For York University, 2015-16 was a very good year despite a sea of change affecting post-secondary institutions in Ontario. That was the central message delivered in the Oct. 11 President’s Town Hall.
The annual town hall is a central part of the University’s ongoing efforts to communicate and facilitate engagement with the community. This year’s event also marked the last town hall for York University President and Vice-Chancellor Mamdouh Shoukri and York Vice-President Finance and Administration Gary Brewer as both will be retiring next year.
The University’s remarkable advances in academic planning, teaching and learning; the intensification of research and funding recognition for major research projects; a new campus in Markham, in the heart of York Region; the rollout of a new shared accountability and resource integration budget model; advancements in institutional integrated resource planning; infrastructure development and renewal; and the successful launch of a new $500-million fundraising campaign, were just some of the topics covered in the 90-minute town hall. (To view a video of the full town hall proceedings, visit https://youtu.be/sDhLMjA5aBI.)
“We live in a world that is characterized by change,” said York University President and Vice-Chancellor Mamdouh Shoukri in his opening remarks delivered to the capacity crowd gathered at the town hall. “Change is happening around us and universities are central to everything that goes on in our lives.”
Universities, said Shoukri, are continuing to navigate changes that have been underway for the past five years. In fact, the impact of these changes on postsecondary education was first predicted by the president and senior administrators in the 2011 and 2012 town hall events. In the 2012 town hall, Shoukri spoke in depth about how universities and colleges were coping with a triple threat of reduced resources, increased demand, and the pressure to differentiate. To chart the uncertain waters ahead, he announced that York University, through a combination of proactive efforts in advocacy, efficiency and planning, was positioning itself to handle that triple threat.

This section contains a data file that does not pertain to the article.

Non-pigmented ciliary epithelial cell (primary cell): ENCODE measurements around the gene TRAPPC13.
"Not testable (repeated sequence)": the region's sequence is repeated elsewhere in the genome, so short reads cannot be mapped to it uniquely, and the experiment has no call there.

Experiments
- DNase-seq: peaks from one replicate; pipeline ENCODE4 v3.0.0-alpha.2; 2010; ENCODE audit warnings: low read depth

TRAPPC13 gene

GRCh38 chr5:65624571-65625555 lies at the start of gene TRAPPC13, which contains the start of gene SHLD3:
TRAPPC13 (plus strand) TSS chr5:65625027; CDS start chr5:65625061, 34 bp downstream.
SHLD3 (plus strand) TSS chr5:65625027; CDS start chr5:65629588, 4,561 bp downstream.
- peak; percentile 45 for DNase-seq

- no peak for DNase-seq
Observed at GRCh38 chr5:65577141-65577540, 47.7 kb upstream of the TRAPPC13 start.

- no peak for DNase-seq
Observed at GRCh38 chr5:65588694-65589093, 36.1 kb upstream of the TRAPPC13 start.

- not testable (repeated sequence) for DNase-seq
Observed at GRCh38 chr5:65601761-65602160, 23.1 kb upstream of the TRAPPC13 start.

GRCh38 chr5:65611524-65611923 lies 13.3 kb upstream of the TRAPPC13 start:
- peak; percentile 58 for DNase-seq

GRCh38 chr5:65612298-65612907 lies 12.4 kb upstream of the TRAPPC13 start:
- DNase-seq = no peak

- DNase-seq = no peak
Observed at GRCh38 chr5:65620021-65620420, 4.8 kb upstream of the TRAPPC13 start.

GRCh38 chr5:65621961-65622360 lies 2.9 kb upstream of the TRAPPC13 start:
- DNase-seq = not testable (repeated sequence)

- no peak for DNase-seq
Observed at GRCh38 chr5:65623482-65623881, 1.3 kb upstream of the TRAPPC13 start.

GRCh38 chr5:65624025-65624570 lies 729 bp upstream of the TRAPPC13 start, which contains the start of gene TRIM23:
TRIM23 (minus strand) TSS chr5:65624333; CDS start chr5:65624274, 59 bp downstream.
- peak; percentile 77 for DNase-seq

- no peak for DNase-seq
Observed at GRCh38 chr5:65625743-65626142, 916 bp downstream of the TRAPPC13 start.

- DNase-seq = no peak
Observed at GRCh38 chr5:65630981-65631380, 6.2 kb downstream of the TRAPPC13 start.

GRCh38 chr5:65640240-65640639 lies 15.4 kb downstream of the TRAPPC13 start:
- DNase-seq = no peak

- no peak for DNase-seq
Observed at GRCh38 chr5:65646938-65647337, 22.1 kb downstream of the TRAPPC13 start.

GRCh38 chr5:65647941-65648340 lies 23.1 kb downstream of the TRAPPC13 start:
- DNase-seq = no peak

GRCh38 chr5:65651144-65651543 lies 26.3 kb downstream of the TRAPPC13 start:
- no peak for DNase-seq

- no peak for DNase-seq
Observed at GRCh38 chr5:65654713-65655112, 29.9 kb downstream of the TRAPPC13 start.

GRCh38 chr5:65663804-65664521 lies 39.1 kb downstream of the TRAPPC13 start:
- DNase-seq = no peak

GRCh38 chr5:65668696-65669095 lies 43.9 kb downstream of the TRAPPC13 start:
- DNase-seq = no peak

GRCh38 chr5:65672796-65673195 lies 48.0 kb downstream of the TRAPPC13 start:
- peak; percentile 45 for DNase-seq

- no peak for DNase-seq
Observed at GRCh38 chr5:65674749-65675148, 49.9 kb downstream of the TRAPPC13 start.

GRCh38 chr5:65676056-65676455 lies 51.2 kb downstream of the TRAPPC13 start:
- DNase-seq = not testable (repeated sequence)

And while the wave of change continues, said Shoukri, the fact that York University experienced such a productive 2015-16 academic year in realizing so many advancements means that those proactive efforts are working.
“In Ontario, there are changes underway in the postsecondary landscape. The government is putting pressure and constraints on universities. There is an expectation that universities will be differentiated, maintaining a specific mission for each university,” said Shoukri. “There is a new funding order coming out. There is an expectation that universities will be financially sustainable even with the limited resources that are available now. There is a growing expectation that universities will play a more obvious role in preparing the next generation of workers. These expectations are now being translated into a new Strategic Mandate Agreements for the province’s universities.”